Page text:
With the closure of collections centers and an increase in agent absenteeism due to illness or self-isolation, banks have fewer resources to face the mounting wave of delinquencies. Even if a bank scales up and the resource situation stablilizes, there will be a bigger economic problem. Specifically, we expect collections volumes to double in the medium term and increase by up to eight times in the next two to three years. So, the sheer volume of delinquencies will overwhelm collections agents.
As a result, collections organizations need to rethink the balance between human intervention and the use of digital technologies. Banks need to use advanced technologies and analytics to enhance people's capabilities, helping collections agents to work smarter, not harder. This is augmented intelligence.
Moving toward a digital-first contact center mentality
Customer contact preferences have been steadily shifting away from the traditional methods lenders use for addressing delinquency, such as phone calls and letters, toward digital channels. With the recent crisis, however, almost everything has suddenly shifted online. This abrupt digitization means that banks must quickly enable their customers to pay off debt with the click or touch of a button.
Digital payment channels – such as SMS, email, chat, mobile apps, and the web – provide options and choices for customers when it comes to the method and timing of payments. These channels also help the bank, especially as regulators place limits on traditional collections activities. For example, in the US, the Consumer Financial Protection Bureau is now proposing to limit the number of calls debt collectors may place to reach consumers to seven per customer per week. Digital channels provide default-management organizations with another means of reaching the customer. Self-service payment methods also reduce operational cost for the bank. Though a text costs virtually nothing, for example, phone calls may cost a dollar per minute.
Using analytics across the debt management cycle
Data analytics can help collections organizations unlock insights that they can use to make more informed business decisions. Specifically, banks can and should be using analytics to:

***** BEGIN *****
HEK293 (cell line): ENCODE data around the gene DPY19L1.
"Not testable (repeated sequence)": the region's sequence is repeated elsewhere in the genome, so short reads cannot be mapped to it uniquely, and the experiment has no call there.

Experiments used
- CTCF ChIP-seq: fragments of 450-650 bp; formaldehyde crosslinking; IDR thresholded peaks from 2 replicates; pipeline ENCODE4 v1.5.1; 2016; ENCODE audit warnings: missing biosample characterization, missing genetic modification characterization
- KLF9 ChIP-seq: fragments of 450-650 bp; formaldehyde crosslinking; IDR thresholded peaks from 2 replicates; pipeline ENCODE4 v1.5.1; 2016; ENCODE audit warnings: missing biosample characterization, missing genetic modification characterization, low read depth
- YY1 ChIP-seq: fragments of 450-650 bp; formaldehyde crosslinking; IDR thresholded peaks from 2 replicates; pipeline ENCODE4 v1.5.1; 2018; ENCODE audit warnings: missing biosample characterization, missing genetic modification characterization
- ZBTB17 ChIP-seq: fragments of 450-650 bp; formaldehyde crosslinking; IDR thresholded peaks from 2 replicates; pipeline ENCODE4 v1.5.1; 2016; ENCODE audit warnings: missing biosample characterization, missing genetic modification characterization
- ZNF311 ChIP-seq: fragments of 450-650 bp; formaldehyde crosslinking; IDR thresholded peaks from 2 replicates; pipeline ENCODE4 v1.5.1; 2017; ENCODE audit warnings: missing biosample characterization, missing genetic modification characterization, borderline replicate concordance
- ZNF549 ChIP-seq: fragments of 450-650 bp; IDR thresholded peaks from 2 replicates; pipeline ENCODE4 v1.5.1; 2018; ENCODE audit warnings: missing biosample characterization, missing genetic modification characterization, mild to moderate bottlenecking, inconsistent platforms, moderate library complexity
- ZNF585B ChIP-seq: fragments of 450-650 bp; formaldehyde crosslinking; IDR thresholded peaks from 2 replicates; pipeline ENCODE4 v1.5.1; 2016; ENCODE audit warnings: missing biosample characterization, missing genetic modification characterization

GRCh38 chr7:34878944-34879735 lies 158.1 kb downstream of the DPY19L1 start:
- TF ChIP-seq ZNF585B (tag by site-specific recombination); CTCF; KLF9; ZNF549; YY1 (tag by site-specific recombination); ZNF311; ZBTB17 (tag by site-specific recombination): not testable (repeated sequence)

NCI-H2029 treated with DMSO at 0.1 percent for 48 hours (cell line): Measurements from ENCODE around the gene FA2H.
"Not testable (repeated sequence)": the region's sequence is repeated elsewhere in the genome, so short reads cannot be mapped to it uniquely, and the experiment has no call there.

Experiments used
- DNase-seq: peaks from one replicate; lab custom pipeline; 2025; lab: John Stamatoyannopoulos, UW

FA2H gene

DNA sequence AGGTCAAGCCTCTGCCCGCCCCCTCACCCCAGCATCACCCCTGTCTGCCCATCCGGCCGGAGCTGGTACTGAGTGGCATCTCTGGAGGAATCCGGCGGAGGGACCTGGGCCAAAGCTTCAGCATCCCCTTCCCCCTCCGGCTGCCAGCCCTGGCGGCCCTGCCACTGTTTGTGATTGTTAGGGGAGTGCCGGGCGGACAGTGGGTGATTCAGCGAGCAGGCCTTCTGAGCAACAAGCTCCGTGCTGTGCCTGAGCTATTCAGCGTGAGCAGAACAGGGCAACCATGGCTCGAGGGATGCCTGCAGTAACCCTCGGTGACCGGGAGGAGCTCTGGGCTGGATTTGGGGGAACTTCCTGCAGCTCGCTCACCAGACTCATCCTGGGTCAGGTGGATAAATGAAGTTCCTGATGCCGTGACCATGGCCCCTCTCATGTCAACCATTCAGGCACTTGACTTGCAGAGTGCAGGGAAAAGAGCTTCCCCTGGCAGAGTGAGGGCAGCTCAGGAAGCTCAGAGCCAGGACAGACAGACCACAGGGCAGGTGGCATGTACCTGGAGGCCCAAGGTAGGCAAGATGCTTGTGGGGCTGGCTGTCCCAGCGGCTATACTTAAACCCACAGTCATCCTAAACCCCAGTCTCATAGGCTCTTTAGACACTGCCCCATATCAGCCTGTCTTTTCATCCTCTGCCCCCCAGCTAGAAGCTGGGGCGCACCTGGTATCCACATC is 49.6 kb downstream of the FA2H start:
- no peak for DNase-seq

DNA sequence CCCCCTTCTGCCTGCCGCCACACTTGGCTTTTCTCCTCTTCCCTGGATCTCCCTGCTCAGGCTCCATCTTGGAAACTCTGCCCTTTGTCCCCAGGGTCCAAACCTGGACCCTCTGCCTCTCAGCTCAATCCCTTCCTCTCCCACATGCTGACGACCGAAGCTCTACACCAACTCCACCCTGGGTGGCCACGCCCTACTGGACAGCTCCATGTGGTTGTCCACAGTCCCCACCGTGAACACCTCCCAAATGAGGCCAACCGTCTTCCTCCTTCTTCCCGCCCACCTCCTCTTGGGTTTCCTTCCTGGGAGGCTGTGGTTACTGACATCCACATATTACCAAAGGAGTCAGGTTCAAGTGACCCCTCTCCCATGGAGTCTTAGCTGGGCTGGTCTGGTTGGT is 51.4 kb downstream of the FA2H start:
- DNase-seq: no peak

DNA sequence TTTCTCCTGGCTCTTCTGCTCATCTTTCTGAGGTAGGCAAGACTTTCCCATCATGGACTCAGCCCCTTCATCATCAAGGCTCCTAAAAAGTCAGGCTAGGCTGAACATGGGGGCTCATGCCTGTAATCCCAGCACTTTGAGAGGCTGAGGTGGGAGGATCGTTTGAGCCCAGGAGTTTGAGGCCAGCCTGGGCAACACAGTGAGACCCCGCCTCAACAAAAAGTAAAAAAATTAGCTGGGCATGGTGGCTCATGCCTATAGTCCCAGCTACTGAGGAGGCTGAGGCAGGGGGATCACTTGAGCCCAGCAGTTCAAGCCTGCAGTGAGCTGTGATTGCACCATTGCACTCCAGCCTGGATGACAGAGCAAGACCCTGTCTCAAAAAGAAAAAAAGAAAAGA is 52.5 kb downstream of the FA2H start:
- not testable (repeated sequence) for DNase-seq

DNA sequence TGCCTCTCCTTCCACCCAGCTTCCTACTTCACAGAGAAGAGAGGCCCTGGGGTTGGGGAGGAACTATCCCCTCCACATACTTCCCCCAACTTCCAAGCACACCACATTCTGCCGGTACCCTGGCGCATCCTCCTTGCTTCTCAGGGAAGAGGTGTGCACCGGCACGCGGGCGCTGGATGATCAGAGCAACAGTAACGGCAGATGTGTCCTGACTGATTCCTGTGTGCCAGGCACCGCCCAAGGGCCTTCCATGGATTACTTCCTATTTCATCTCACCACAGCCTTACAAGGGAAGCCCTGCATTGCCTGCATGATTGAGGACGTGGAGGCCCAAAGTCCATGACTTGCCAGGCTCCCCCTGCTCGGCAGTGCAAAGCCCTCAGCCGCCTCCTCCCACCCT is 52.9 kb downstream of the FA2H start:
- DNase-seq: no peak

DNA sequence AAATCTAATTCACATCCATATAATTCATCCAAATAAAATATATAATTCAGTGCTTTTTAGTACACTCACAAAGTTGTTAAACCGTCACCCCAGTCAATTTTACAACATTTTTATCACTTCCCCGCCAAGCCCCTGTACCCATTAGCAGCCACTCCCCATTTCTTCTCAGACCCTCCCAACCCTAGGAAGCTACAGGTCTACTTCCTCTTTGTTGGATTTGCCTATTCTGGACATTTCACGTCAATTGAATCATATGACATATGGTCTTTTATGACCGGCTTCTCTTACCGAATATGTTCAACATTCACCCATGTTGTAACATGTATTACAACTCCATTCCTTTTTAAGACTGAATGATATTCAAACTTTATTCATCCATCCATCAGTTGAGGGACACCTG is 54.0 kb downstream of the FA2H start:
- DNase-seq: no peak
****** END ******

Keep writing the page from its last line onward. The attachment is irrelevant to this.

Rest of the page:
- Continuously monitor portfolio health: The current business environment is dynamic and volatile – and it's undermining many banks' key trading assumptions. Banks need to assess the impact of market changes on their portfolio and key performance indicators such as losses, reserves, and delinquencies. And they need to keep reforecasting to prepare themselves to react to changing conditions in the best possible way. Banks can use analytics to help their collections organizations assess delinquency volumes, evaluate processes, and identify what's working and what's not so they can optimize their models.
- Reset collections strategies at a segment level: A collections strategy that was valid a few months or even a few weeks ago may not be valid today. As a result, resetting collections strategies has taken on new urgency. Due to resource constraints, a default-management organization may need to focus only on high-risk customers for a time. It may then need to pivot to develop specific treatment strategies for customers in the hardest-hit areas. When risk levels are changing dynamically, analytics can help segment and prioritize clusters of customers and accounts with agility. Banks need to use analytics to drive strategies from pre-delinquency through charge-off.
- Re-evaluate customer risk profiles and hyper-personalize treatment strategies: Today's treatment strategies must be more agile and personalized, not just on a segment level but also on a customer level. For example, is your collections organization considering payment holidays for customers whose credit card histories show recent travel to Iran or hospital stays? Banks must proactively stay on top of changing risk profiles for individual customers, especially for those who are experiencing hardship and could potentially become delinquent – even if they had no past delinquency history – and re-age or develop personalized treatment strategies for them.
- Improve agent performance: You can't manage what you can't measure. Manual call monitoring is time and labor intensive and is possible only with a small sampling of calls. Meanwhile, speech analytics allows collections organizations to record and monitor 100% of calls and objectively analyze them to gather insights.These insights may then be turned into customized agent training to deliver compliance and improve customer experience. For example, speech analytics can be used to evaluate whether agents are following federal guidelines that prevent them from using threatening language.